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Spices have played a vital role in Indian cuisine since time immemorial. Their role is to to increase the palatability of food through their flavouring, colouring, and preservation agents. Besides cooking, spices are also a part of the medical, cosmetic, pharmaceutical and perfumery industries. It comes as no surprise then that celebrity nutritionist Rujuta Diwekar took to Instagram to reveal the importance of consuming Indian spices. Further, she suggested avoiding unhealthy diet trends.
With the rise in popularity of immunity-boosting foods, the masses have understood that several Indian spices must be used in our daily diet for our overall health and well-being. Spices like turmeric, black pepper, garlic and ginger, are now playing an integral role in various cuisines. And that is what Diwekar has explained in her latest Instagram post.
Here’s what she says, “In 20 years, they have gone from the ‘must avoid’ to ‘must have’ list. There was a time when people would dutifully avoid the spices, “hum bas saadha khana khate hai, no masala for us”, and now starting the day with shots of haldi, jeera, and what not (sic).”
“The peculiar thing about diet trends is that the good of our culture goes from being demonised to glorified, but the bad that the trends bring along, stays. So the giving up on sabzi for a salad, rasam or kadhi for a soup, saag for a smoothie, stays. But with that our wisdom of actually cooking the native species like the worthy delicacy that they are, disappears,” says Diiwekar.
And isn’t that the reality? People easily fall for new-age fads like shots, pills, and powders. That is why the nutrition expert has advised her followers to avoid doing that. Instead, she has suggested to her followers to consume spices in the right quantity, in the right order, and in the right combination.
Check out the post here:
Diwekar highlighted the problem with Indian spices, and how excess quantity can cause health issues and too little can also cause trouble.
Her caption reads, “So what can you do? Think of spices like a person, a real person. A real person comes with the good and the bad. There are environments like families, teams, friends etc., that enable the good. And then if by chance, you meet this person without his wife or outside his work environment, you don’t really like them anymore. The proportion and the setting in which he was good is taken away and now that you have a lot of him, it begins to make you feel restless, uncomfortable, and stressed. Experienced this? Well, spices are exactly like that. Too much of them and say hello to acne, missed periods and bloating. Too little of them and say bye bye to smooth skin, pain free periods and a flat stomach”.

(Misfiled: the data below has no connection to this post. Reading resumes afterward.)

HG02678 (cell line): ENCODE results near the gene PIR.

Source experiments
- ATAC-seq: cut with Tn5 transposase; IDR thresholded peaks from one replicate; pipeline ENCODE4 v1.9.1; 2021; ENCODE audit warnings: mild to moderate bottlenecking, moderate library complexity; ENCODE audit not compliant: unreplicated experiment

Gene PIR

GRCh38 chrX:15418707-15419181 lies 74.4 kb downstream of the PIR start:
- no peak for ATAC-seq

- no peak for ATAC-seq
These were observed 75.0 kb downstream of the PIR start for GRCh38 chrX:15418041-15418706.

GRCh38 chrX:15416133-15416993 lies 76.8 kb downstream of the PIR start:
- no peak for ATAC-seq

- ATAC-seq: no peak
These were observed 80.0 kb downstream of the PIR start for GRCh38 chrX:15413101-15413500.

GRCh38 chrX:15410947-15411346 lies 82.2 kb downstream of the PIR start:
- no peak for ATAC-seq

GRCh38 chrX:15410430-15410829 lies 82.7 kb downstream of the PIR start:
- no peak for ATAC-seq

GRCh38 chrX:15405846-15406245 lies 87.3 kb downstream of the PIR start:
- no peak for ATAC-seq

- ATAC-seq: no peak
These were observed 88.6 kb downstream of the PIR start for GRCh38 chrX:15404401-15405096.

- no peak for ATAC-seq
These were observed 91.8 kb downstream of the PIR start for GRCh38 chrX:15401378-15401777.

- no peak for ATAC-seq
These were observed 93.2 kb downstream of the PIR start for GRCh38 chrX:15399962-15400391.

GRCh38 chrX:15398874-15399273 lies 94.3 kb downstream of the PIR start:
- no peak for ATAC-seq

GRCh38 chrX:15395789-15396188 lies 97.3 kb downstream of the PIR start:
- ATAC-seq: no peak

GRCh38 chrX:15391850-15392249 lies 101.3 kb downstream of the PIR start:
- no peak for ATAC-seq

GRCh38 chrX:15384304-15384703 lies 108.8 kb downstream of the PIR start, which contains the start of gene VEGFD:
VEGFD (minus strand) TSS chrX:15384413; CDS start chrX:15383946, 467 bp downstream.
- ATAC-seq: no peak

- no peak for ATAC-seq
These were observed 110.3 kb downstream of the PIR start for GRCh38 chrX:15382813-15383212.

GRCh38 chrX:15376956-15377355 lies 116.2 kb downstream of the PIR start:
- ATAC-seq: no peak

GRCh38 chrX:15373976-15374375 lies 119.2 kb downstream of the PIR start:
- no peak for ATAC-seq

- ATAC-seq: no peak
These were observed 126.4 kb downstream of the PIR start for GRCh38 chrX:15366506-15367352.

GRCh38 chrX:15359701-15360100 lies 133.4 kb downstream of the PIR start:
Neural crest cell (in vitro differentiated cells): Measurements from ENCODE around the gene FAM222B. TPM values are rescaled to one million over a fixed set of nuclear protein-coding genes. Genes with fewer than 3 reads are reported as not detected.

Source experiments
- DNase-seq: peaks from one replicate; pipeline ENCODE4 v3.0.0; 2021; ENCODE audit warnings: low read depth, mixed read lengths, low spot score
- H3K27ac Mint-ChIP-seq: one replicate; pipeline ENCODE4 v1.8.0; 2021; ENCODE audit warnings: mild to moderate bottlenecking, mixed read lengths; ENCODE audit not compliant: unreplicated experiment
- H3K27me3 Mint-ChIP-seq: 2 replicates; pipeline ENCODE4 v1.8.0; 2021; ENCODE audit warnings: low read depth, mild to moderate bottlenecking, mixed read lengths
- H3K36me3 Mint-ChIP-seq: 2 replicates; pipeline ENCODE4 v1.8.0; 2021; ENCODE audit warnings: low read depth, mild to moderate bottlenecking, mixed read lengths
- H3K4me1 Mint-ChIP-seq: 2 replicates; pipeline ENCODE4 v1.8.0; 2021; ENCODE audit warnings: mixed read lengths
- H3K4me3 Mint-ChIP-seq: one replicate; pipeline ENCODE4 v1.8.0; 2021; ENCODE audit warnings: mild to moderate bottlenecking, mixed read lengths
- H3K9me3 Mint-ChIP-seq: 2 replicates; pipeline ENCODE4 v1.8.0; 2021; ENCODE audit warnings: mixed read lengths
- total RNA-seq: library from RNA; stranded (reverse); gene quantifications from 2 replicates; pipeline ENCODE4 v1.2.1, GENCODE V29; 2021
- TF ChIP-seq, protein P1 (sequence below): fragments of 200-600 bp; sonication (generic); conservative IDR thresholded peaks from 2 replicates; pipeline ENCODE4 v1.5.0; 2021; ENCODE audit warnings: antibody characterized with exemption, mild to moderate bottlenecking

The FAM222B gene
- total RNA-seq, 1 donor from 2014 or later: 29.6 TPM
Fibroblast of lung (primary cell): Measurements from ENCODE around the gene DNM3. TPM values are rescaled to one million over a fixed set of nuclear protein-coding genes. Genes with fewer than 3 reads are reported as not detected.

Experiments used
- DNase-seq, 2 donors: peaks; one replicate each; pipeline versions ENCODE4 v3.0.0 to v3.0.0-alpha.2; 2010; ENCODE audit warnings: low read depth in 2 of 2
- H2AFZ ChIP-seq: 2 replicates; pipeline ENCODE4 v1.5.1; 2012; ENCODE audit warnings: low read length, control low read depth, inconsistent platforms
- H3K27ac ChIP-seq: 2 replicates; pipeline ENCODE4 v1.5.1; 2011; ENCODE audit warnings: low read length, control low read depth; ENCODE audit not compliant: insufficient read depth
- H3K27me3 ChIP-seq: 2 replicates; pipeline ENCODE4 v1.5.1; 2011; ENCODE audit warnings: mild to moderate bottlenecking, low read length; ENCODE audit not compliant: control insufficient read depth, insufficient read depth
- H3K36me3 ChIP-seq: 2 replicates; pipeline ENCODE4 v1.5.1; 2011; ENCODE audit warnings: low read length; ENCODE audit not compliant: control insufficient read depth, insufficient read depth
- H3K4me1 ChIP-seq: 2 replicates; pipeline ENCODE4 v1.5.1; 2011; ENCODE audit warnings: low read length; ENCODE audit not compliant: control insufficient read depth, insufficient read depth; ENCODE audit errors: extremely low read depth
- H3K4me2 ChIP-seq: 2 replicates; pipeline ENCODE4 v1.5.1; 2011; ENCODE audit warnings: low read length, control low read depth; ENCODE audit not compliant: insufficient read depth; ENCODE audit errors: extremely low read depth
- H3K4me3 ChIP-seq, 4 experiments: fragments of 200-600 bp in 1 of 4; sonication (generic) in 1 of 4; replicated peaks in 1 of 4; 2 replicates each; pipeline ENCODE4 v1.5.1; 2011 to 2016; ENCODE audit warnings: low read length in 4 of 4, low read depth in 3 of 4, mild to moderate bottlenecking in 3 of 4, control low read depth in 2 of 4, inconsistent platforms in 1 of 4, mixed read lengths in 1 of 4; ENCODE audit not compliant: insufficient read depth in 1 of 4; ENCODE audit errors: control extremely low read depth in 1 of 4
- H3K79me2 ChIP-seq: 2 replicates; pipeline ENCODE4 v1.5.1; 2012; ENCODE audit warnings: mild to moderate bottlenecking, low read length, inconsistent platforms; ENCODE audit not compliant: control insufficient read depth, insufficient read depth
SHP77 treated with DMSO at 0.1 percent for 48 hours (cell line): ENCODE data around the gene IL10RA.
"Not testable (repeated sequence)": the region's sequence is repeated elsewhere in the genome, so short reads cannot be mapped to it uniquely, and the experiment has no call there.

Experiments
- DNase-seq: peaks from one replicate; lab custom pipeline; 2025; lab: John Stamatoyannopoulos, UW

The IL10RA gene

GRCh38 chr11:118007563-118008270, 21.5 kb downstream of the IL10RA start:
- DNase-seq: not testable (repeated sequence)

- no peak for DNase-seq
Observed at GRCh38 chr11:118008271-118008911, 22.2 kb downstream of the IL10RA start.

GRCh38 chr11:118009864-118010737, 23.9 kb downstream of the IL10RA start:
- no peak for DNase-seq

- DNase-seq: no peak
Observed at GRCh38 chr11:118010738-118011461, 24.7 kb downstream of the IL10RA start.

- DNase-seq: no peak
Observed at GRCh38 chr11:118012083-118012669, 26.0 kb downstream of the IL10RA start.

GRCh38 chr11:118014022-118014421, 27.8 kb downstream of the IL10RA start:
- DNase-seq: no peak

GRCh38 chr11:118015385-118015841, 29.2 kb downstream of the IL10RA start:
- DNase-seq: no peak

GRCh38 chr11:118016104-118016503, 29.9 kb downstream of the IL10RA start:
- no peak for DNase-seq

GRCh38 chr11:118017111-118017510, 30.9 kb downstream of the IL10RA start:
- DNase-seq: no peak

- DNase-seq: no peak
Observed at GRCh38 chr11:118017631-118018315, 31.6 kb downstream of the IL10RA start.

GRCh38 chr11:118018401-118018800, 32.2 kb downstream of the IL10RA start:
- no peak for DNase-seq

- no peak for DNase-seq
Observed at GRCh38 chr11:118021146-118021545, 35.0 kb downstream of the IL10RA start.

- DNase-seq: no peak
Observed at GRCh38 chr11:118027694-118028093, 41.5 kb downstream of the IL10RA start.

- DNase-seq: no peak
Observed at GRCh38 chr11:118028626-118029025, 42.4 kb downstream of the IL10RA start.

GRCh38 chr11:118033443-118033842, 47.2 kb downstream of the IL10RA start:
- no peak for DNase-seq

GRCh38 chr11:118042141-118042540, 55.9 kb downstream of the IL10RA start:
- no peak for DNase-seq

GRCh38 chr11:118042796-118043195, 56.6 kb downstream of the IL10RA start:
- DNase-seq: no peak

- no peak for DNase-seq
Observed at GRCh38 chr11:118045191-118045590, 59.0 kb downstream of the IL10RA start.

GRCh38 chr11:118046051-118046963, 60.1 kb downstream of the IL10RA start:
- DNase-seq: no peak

Today, spice use is ubiquitous and they are far more important in some cuisines than others. That’s why Diwekar asks us to value our local cuisine and kitchens. She writes, “There’s deep-rooted common sense and science behind their use in certain proportions, seasons and settings. But mostly our biases fail to recognise science, when it comes from women, oral heritage and local languages. Science is not hidden in text books/ journals, written in English and accessible to few.”
“The whole purpose of science is to be accessible and make our lives more sustainable and liberating. But then like love, we must be able to recognise science when we stumble upon it. And as far as food is concerned, it’s found in our local cuisine and kitchens. Value it,” she concludes.
1. Turmeric: Turmeric is a spice packed with antioxidant, antiviral, antibacterial, antifungal, anti-carcinogenic, antimutagenic, and anti-inflammatory properties. As per Ayurveda, turmeric helps to boost immunity and even has immense health benefits.
2. Cinnamon: Cinnamon is especially great for people, who have high blood sugar. It is currently trending because of its ability to reduce tummy bloating.
3. Black pepper: Black pepper, also known as the king of species, promotes weight loss, helps relieve cold and cough, improves digestion, boosts metabolism, and treats many problems.
4. Ajwain: Chew a spoonful of raw ajwain seeds every day in the morning. This will fight bacteria and fungi, improve cholesterol, and may lower blood pressure.
5. Giloy: This Ayurvedic herb is known for purifying the blood and fighting disease-causing bacteria. The antioxidant properties of giloy help improve immunity and aid digestion.
6. Ashwagandha: As per a study by the National College of Natural Medicine in Poland, ashwagandha has immunologic effects on four types of immune cells in the human body. It is also believed that ashwagandha helps the body manage stress efficiently, and reduces levels of cortisol, a hormone that is being produced in response to stress.
7. Garlic: Adding a clove of garlic to your daily diet can help boost your immune system tremendously. The herb is also known to reduce the risk of heart attack and improve mental health. It also has antimicrobial and anti-inflammatory properties.
So, it’s crystal clear why spices are extremely important for our health. Include these marginal spices to your diet and see the magic.